Areum moves the conversation to a higher level by asking Bong-wan exactly why it is he’s alive. Bongwan, not as much of the contemplative sort as he seems, waffles on for a bit but doesn’t really know, he was born after all and then…. “And then” is the English title of the Japanese novel, Sorekara by Natsume Soseki (adapted into a fine film by Yoshimitsu Morita in 1985), from which the film draws its Korean title. The hero of Soseki’s novel, Daisuke, is the son of a wealthy family whose ennui is so deep that he finds himself needing to place a hand on his chest to check that his heart is still beating. Daisuke had been in love in his youth but never said anything, telling himself it was out of a sense of chivalry towards a friend in love with the same girl. Years later he realises his notions of “chivalry” were all affectation, a deluded way of papering over his cowardice and fear of rejection. That Bongwan eventually decides to give this particular book to Areum is quite telling in his obvious identification with Daisuke who also failed to speak his heart and faced a difficult decision in considering whether to abandon the life of comfort he had always known to strike out on his own in the name of love.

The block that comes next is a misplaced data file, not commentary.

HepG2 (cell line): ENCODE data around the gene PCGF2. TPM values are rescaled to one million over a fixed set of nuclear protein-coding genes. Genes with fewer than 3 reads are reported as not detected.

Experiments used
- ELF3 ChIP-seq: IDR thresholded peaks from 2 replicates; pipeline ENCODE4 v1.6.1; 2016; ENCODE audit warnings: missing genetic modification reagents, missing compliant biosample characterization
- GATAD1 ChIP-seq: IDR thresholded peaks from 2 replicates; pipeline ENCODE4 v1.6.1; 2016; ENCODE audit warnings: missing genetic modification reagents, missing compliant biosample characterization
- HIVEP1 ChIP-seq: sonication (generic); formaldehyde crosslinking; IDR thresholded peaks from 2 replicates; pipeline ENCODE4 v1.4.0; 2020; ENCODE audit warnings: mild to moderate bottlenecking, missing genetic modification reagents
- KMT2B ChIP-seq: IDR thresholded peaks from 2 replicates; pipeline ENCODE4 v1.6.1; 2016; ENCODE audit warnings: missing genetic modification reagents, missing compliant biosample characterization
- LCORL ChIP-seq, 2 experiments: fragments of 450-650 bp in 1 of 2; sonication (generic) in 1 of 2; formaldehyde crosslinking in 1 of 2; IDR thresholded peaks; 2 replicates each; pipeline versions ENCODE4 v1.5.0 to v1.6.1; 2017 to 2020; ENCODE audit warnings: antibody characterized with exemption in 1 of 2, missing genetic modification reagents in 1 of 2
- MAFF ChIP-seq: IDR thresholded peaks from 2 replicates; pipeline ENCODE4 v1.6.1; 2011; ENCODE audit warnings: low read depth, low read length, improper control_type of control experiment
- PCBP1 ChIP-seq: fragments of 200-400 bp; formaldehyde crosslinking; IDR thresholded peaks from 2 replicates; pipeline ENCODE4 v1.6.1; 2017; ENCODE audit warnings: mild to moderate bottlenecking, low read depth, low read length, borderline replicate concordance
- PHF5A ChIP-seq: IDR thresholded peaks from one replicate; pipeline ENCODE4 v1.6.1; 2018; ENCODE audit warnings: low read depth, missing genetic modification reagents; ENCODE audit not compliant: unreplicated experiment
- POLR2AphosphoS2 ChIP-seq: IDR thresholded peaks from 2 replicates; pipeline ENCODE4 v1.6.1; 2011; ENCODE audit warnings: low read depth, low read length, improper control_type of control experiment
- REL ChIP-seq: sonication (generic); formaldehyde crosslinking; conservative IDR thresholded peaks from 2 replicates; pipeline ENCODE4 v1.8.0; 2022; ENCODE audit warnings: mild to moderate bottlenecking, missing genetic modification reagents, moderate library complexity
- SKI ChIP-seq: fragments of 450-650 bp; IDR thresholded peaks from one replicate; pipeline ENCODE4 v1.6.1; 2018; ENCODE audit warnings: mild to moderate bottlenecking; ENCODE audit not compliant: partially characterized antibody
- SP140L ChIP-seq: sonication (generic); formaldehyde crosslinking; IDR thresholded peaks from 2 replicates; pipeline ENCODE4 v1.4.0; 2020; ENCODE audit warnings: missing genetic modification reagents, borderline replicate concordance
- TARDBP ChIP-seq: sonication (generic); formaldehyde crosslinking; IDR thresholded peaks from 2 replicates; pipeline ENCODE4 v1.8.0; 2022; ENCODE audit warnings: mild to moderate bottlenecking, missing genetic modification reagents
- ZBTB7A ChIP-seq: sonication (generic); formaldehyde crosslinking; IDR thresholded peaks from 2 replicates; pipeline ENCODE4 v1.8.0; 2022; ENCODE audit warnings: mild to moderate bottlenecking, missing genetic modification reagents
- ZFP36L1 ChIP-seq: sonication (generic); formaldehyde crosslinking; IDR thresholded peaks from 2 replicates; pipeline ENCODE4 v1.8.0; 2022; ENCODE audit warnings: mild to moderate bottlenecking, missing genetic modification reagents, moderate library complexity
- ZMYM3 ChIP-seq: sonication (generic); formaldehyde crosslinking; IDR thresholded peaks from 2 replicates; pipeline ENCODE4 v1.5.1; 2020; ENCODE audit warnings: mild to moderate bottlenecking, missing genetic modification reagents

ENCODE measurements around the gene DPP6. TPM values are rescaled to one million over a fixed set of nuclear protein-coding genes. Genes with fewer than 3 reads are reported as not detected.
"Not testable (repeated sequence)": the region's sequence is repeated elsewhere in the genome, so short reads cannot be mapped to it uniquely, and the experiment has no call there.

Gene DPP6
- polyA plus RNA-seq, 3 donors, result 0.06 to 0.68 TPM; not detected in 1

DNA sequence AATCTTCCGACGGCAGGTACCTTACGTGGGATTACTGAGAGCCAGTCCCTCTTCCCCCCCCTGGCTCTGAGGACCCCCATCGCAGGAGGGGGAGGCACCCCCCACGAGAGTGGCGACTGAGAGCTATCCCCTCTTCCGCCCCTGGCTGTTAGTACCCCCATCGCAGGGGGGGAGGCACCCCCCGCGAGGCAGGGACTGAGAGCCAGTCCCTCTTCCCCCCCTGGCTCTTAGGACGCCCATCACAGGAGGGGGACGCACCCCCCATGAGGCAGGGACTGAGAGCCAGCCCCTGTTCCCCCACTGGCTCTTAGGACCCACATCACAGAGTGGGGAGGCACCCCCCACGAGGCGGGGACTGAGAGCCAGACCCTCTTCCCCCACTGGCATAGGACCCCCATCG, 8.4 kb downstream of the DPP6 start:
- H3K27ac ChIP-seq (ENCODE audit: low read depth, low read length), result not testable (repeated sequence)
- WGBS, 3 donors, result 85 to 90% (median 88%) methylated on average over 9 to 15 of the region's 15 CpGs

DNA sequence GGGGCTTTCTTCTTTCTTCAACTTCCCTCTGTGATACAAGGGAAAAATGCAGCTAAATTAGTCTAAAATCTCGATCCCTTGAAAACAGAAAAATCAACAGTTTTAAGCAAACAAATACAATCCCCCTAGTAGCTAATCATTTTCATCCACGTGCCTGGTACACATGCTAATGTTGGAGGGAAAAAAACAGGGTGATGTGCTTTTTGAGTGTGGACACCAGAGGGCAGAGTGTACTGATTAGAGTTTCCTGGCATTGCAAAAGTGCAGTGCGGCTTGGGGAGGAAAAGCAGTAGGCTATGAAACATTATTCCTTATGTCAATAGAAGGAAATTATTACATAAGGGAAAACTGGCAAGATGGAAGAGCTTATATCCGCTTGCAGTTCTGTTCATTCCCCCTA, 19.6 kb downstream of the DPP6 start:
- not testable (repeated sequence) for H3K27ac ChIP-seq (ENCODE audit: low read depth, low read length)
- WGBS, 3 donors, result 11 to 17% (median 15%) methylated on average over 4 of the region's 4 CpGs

Bongwan wheedles and defers, squirming like a child caught with chocolate round his mouth yet claiming to know nothing about the missing biscuits. His long suffering wife, finding evidence of a possible attachment to another woman, “overreacts” in grand style by physically abusing Areum, assuming her to be the missing Changsook. Hong plays his usual game with timelines, keeping the present uncertain as Changsook repeatedly reappears in life or in memory. It’s clear that for Bongwan these three women are almost interchangeable, no matter what he might say as regards his grand romance with his much younger female assistant who quite rightly points out his extreme moral cowardice in an emotional outburst over an awkward dinner. In a typically Hong-ian touch of meta-comedy, Bongwan may even have forgotten the entirety of the strange day he spent with Areum who later echoes his wife’s words to the effect that his “face looks different”. Areum, however, like most of the characters Kim has played for Hong, eventually wins out in her free spirited sunniness, taking her great belief in the world’s beauty with her, leaving Bongwan to enjoy his black-bean noodles of misery inside in the prison of his own making.


Screened as the opening night gala of the London Korean Film Festival 2017.

Original trailer (English subtitles)